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What Is an EEG and What Information Does It Provide?

Many patients are referred to a neurologist to have an electroencephalogram (EEG), which records electrical impulses from the nerves in the head. “Electro” refers to the electrical impulses sent from one nerve cell to another. These impulses are the way nerves talk to each other and get information from the brain to the rest of the body. “Encephalo” refers to the head, and “gram” refers to the printed record.

EEG exams are done by putting electrodes (detectors of electricity) on the scalp and seeing what the electrical impulses look like when the patient is awake, asleep, in a room with a flashing light or sometimes when the patient is asked to breathe deeply over and over. When the EEG is done, no electricity is put in to or taken out of the patient. The electrical signals that the brain produces are simply detected and printed out on a computer screen or a piece of paper.

An EEG determines if the patient’s level of alertness or consciousness is normal, if abnormalities exist in one specific part of the brain, if a patient has a tendency to have seizures or convulsions, and if a patient is likely to have a particular kind of epilepsy.

Sometimes a patient may have a tendency to have seizures, but his or her EEG is normal at the particular time it is done. That’s because people with a seizure tendency may have abnormalities that come and go from hour to hour or day to day. In these cases, a repeat EEG or a longer period of EEG monitoring may be useful.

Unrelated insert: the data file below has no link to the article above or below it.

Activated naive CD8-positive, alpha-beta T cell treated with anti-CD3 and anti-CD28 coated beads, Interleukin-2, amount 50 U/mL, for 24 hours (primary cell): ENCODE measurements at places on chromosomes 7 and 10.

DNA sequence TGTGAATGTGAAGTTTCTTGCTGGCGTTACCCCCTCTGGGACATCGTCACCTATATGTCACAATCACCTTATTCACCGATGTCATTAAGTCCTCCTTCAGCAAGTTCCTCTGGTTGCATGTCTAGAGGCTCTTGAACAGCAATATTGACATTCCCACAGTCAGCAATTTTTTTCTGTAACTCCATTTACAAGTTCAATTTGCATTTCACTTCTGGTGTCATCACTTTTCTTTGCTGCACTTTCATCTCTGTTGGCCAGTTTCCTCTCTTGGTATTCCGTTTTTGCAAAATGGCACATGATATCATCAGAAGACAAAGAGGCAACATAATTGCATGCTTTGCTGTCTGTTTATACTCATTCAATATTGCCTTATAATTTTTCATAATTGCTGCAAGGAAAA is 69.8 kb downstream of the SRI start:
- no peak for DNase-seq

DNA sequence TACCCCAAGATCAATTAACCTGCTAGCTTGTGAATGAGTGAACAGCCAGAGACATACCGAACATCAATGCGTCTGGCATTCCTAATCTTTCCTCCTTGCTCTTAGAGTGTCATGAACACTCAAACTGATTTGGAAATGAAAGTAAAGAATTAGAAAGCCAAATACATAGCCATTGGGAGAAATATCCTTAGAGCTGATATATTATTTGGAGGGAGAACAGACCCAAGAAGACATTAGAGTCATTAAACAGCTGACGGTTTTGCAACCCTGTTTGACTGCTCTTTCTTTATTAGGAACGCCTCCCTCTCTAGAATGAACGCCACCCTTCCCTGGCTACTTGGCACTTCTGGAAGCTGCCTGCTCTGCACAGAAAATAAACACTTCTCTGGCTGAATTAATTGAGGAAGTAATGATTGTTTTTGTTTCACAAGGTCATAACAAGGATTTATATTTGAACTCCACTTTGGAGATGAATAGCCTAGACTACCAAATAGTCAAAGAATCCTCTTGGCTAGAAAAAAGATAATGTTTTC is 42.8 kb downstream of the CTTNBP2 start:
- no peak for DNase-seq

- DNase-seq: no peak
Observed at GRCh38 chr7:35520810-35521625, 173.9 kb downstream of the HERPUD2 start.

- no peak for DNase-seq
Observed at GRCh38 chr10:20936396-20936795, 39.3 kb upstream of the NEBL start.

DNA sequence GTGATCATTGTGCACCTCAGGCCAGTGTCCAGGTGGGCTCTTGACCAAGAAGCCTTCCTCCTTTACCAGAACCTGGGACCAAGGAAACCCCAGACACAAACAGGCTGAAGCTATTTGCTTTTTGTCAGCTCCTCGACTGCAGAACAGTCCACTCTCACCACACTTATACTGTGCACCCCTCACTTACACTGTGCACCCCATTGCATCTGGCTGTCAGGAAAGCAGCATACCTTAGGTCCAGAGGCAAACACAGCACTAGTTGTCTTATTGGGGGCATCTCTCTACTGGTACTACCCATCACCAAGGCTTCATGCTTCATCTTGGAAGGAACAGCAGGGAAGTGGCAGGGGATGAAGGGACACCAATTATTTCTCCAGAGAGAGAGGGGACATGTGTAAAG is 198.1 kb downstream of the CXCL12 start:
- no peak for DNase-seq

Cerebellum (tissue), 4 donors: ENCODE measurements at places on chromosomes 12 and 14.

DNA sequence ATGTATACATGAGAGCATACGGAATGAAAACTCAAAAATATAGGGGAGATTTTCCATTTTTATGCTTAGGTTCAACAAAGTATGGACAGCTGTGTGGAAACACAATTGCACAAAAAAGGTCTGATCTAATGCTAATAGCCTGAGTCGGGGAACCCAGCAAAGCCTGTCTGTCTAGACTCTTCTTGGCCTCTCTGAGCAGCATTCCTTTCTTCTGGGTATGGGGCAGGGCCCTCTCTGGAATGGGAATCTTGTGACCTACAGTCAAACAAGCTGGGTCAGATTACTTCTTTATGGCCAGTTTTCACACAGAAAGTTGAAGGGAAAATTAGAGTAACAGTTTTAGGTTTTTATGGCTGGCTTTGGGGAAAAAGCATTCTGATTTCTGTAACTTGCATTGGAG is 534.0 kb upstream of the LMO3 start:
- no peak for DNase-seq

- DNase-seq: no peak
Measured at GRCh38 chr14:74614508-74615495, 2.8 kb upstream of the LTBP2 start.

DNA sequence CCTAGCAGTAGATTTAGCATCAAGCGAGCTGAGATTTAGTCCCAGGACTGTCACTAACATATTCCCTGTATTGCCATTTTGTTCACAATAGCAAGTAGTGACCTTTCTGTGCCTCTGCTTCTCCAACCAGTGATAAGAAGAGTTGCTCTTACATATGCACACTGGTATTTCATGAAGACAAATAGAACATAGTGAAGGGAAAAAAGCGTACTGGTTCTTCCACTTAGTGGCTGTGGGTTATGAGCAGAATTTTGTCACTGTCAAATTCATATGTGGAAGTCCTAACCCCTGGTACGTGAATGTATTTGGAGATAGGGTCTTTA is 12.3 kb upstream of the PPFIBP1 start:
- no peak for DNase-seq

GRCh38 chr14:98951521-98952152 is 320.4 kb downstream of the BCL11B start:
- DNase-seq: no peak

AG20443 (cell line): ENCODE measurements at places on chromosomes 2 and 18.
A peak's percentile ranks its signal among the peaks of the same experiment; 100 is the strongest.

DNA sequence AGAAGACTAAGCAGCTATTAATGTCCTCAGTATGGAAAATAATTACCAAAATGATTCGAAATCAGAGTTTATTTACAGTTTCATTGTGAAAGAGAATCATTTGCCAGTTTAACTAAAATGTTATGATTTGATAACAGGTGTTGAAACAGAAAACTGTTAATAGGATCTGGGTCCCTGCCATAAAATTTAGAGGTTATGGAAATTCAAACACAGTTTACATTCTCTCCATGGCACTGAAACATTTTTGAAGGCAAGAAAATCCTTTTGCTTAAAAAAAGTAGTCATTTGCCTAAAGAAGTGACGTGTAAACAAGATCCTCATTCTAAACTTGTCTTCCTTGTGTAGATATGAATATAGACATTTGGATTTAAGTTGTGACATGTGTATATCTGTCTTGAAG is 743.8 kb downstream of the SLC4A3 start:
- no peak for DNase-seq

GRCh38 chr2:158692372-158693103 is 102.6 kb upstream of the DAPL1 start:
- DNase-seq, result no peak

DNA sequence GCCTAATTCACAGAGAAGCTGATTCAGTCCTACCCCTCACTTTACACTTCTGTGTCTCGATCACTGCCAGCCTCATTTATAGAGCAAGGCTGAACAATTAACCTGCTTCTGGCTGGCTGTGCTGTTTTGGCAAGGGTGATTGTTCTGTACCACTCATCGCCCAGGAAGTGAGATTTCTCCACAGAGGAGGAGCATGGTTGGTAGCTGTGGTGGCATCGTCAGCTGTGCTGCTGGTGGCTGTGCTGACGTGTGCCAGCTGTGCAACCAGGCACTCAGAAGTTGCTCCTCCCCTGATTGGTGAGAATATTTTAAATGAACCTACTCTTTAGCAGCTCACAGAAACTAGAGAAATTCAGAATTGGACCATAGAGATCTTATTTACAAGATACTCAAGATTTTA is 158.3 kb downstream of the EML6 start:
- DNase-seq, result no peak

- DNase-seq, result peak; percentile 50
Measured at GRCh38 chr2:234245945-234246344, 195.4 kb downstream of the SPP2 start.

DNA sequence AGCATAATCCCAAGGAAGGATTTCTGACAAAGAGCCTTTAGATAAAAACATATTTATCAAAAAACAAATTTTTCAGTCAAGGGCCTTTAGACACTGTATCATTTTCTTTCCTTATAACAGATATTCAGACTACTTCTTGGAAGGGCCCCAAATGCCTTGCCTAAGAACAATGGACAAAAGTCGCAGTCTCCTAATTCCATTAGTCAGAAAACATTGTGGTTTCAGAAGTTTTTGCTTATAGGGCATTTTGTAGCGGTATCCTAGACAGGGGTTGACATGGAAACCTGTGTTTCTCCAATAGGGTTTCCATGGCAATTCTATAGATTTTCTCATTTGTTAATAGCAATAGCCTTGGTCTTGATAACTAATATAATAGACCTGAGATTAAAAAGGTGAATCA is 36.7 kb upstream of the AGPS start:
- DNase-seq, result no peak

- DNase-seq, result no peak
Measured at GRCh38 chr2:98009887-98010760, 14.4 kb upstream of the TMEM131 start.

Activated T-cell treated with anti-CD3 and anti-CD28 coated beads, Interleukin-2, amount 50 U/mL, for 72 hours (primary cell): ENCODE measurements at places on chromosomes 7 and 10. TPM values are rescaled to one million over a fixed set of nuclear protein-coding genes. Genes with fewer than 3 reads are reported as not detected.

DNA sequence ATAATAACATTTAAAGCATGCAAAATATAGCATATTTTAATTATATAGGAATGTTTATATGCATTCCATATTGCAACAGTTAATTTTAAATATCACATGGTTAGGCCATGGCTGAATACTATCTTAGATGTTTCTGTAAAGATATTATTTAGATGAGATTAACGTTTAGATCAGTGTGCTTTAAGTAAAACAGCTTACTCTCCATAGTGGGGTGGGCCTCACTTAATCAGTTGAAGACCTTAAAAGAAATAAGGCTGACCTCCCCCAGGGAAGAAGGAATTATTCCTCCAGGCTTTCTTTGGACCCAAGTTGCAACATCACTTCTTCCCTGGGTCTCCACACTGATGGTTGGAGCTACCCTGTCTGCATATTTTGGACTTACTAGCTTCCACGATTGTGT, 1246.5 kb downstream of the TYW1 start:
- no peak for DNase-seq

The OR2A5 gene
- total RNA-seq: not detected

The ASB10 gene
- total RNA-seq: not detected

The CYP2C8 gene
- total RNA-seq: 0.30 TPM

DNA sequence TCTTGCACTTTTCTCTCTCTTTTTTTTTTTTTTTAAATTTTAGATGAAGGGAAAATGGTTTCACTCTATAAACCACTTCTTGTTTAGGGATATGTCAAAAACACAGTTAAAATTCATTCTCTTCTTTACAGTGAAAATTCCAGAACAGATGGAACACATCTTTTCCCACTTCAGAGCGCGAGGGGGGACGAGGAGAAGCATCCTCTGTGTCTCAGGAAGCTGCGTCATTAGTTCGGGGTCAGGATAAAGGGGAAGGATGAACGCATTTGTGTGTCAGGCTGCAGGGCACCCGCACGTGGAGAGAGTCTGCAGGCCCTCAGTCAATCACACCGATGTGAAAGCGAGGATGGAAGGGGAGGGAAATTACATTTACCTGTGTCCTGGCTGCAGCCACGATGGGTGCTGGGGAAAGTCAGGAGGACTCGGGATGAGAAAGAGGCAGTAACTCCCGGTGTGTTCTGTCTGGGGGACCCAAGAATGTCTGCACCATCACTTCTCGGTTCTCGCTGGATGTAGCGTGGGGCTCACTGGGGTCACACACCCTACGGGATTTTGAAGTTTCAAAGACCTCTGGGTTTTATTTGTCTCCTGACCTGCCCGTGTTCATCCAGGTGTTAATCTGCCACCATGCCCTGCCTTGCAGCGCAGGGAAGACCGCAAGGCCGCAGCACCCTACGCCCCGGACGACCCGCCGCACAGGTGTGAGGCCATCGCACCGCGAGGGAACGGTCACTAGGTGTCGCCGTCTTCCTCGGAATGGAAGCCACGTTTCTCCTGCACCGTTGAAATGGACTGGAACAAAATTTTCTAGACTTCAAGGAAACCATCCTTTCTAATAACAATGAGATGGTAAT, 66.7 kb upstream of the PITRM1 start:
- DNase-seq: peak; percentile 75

What Can My Child Expect?

Your child will be asked to lie down on a bed or stretcher. The technologist then will:

  • Explain the procedure to you and your child
  • Measure your child’s head
  • Make small marks on the scalp with a washable marker or pen
  • Rub each marked area with a gritty lotion so the electrodes transmit the brain’s electrical signals well
  • Place glue on the electrodes, which are applied to each of the marked spots on the scalp
  • Connect the electrodes to the EEG machine

As the test begins, your child will need to sit or lie as still as possible. He or she may be asked to breathe fast (hyperventilate), look at flashing lights and try to sleep. The test takes about one hour, and your child is usually videotaped. Your child’s physician may order a video EEG to give him or her more time to study the brain waves. The procedure is the same, but may last six hours to several days, depending on the information that is needed and the frequency of your child’s episodes.

Last Update
April 3, 2014
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Last Update
April 3, 2014